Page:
Improving Malaria Case in One Ugandan Hospital
Malaria is the leading cause of outpatient visits in Uganda (Ministry of Health, Annual Health Sector Performance Report, 2015/2016), and prevention, diagnosis, and treatment are crucial for reducing preventable deaths, lowering the risk of resistance to antimalarial medicines, and decreasing medicine wastage and misuse.
To tackle inappropriate practices in malaria testing and treatment, the USAID-funded Uganda Health Supply Chain (UHSC) program helped the Moroto regional referral hospital in northeastern Uganda revitalize its Medicine and Therapeutics Committee (MTC), which works to strengthen health systems and reduce practices that lead to morbidity by improving medicine use and quality of care in health facilities.
Working with the Ministry of Health’s Pharmacy Department, the UHSC program trained Moroto’s MTC members on improving appropriate medicine use, generating and using data to investigate problems, and designing interventions to address them. Through its new practices, the MTC determined that the most critical medicine use problems were poor adherence to the national malaria test-and-treat policy; excessive use of injectable medicines, especially antibiotics, in the outpatient department; and poor tracking of the medicines flow from store to patient.
The MTC determined that correcting inappropriate practices in malaria testing and treatment was its highest priority. Members saw that too many patients were diagnosed with malaria and prescribed artemisinin-based combination therapy (ACT) even though they had not been tested or tested negative. A few cases had even received ACT without a malaria diagnosis.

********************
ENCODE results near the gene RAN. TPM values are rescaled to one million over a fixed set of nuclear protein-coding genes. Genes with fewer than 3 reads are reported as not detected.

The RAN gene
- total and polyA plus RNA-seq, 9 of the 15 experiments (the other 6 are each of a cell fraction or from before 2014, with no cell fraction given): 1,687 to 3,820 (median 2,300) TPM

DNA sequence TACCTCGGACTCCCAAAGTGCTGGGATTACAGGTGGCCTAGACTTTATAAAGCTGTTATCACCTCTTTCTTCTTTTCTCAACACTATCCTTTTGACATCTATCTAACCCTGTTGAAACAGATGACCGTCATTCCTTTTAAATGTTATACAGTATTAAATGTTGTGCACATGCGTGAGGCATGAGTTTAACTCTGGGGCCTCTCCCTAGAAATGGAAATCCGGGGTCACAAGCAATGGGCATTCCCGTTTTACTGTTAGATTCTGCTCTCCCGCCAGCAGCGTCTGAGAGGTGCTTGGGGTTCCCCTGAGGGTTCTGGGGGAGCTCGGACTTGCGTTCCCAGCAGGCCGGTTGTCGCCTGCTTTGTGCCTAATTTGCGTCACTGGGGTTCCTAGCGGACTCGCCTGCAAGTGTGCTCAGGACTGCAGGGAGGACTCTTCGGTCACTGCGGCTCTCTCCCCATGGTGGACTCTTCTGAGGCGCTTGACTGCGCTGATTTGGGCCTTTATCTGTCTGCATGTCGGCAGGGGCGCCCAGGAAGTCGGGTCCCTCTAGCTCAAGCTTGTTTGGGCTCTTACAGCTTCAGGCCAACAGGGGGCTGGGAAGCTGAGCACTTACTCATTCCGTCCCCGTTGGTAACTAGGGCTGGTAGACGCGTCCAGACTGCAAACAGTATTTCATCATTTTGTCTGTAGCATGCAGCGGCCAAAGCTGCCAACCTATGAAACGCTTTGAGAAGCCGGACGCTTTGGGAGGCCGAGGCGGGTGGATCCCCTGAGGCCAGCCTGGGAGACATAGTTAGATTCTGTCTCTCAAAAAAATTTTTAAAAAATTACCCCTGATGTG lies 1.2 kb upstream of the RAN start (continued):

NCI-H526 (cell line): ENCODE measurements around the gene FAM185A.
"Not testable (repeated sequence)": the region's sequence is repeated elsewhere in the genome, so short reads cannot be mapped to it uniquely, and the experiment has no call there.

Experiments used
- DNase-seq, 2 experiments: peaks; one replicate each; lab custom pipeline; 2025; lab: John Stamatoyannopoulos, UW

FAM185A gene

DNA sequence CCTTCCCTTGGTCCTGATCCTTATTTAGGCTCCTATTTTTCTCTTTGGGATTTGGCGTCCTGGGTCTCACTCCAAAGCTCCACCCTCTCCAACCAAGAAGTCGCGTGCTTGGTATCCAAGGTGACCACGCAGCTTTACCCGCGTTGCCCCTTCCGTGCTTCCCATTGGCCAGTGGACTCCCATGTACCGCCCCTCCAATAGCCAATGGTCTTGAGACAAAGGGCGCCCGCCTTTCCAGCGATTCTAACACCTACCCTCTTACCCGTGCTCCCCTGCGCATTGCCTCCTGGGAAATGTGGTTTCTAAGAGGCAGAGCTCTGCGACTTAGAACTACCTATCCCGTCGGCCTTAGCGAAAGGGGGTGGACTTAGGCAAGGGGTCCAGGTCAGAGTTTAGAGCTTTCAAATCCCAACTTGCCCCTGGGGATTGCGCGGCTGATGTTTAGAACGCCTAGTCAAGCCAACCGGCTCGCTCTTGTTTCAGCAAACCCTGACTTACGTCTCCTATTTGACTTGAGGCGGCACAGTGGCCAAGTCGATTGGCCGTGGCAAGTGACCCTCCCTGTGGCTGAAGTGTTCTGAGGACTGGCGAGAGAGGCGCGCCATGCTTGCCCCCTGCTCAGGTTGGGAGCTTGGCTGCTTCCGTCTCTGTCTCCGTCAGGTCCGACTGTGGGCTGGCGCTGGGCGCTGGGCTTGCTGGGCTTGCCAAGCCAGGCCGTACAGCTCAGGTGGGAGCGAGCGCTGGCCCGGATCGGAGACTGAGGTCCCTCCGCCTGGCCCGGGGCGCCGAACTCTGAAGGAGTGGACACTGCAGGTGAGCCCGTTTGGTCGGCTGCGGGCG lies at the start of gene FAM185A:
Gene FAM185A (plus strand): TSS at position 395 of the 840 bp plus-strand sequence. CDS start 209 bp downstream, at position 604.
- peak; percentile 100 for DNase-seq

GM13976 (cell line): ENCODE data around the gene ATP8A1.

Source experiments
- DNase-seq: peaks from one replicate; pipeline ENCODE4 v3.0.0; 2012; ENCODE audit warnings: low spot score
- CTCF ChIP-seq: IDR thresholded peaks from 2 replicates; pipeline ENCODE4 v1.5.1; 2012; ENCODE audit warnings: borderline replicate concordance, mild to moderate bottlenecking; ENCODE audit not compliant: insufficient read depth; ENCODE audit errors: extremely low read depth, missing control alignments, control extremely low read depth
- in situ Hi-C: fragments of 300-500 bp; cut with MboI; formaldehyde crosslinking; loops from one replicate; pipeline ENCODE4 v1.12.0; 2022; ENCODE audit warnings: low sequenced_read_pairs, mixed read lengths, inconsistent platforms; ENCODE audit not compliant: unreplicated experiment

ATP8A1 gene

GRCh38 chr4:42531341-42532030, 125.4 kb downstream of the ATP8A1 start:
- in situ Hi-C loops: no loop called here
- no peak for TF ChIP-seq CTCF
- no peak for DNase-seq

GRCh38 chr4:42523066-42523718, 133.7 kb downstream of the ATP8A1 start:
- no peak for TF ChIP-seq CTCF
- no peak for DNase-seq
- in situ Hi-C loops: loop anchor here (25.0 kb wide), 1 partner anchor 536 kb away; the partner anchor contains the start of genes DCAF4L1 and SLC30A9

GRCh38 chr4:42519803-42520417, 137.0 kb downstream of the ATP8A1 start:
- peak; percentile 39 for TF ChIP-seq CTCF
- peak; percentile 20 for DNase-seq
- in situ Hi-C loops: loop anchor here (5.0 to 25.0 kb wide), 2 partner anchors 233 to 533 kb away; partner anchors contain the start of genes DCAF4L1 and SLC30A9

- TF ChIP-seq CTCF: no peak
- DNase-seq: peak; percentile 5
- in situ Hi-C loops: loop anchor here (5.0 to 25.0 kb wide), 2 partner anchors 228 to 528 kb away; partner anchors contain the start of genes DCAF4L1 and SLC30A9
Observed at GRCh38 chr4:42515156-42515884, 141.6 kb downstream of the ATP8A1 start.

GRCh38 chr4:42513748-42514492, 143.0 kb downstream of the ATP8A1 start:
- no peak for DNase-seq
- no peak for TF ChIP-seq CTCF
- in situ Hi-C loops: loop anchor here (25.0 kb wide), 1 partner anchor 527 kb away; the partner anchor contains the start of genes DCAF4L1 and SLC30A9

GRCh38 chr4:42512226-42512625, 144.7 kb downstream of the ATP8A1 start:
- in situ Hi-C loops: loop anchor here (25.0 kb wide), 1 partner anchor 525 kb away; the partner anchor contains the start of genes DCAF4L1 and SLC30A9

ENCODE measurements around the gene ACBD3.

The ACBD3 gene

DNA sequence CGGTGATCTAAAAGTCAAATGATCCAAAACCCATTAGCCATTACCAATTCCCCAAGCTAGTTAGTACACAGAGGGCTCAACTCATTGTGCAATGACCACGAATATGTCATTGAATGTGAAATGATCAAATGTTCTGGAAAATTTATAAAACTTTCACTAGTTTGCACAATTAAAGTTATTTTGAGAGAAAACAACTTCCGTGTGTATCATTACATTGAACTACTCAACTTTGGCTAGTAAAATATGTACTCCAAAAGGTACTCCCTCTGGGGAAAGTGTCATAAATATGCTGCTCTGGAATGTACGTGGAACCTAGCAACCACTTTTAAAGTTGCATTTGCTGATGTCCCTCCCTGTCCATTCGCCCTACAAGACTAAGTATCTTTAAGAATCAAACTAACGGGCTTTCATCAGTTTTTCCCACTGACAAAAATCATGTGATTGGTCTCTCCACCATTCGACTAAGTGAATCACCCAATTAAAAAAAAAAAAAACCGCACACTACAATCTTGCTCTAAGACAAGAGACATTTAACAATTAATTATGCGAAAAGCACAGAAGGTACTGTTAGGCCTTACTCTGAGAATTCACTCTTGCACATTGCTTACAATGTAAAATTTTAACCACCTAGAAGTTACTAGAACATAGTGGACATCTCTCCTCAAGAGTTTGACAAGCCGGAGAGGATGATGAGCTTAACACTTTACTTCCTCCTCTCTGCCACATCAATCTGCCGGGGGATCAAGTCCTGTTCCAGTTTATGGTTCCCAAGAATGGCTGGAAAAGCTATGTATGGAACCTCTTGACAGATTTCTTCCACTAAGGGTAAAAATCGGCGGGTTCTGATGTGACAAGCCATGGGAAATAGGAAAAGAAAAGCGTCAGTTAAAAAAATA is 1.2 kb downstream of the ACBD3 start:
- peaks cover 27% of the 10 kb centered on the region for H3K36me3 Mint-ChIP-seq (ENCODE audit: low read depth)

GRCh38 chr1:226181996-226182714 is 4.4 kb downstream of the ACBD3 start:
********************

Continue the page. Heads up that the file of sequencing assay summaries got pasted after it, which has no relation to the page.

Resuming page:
The MTC embarked on a phased approach to improve adherence to the test-and-treat policy. The first step was to introduce rapid diagnostic tests (simple tests that do not require specialized equipment or personnel) in outpatient clinics and wards so that nurses could quickly test patients. Informational sessions were held with prescribers on the importance of the test-and-treat policy. Pharmacy staff were instructed to dispense antimalarial medicines only to patients with positive test results and a prescription from an authorized prescriber. Because patient requests for specific medicines could influence clinicians’ prescribing decisions, regular patient education sessions were also held in the outpatient department.
The MTC’s second step was to collect monthly data on a sample of 100 outpatients being treated with ACT to verify adherence to the test-and-treat policy. The monthly survey proved the intervention’s success. Since the survey was implemented in May 2017, the testing rate among patients receiving ACT increased from 45% to 86% in March 2018, and the percentage of patients receiving treatment with a negative test result decreased from 31% to 9% in the same time period. In addition, the percentage of patients treated who had tested positive increased from 14% to 77%.
Dr. Francis Alfred Ogwang, Moroto’s MTC chair, said, “The MTC has given us a good basis for decision-making. We can now track medicine use and minimize the unnecessary waste of our antimalarial medicines.” Following the initial success of Moroto’s MTC, directors of several other regional referral hospitals; managers from Uganda’s Catholic and Protestant medicine bureaus; and two private, for-profit hospitals have expressed interest in establishing or revitalizing MTCs in their facilities.
Moving forward, the Moroto MTC will work to reduce the excessive use of injectable medicines and antibiotics in the outpatient department. Dr. Ogwang is confident of the Moroto MTC’s sustainability because of “reliable and skilled personnel, management commitment, resources, and engagement platforms with staff and patients through continuous medicines education and patient education sessions.” He stressed the importance of the hospital leadership’s commitment as critical to ensuring that the MTC has a sufficient budget and resources to succeed.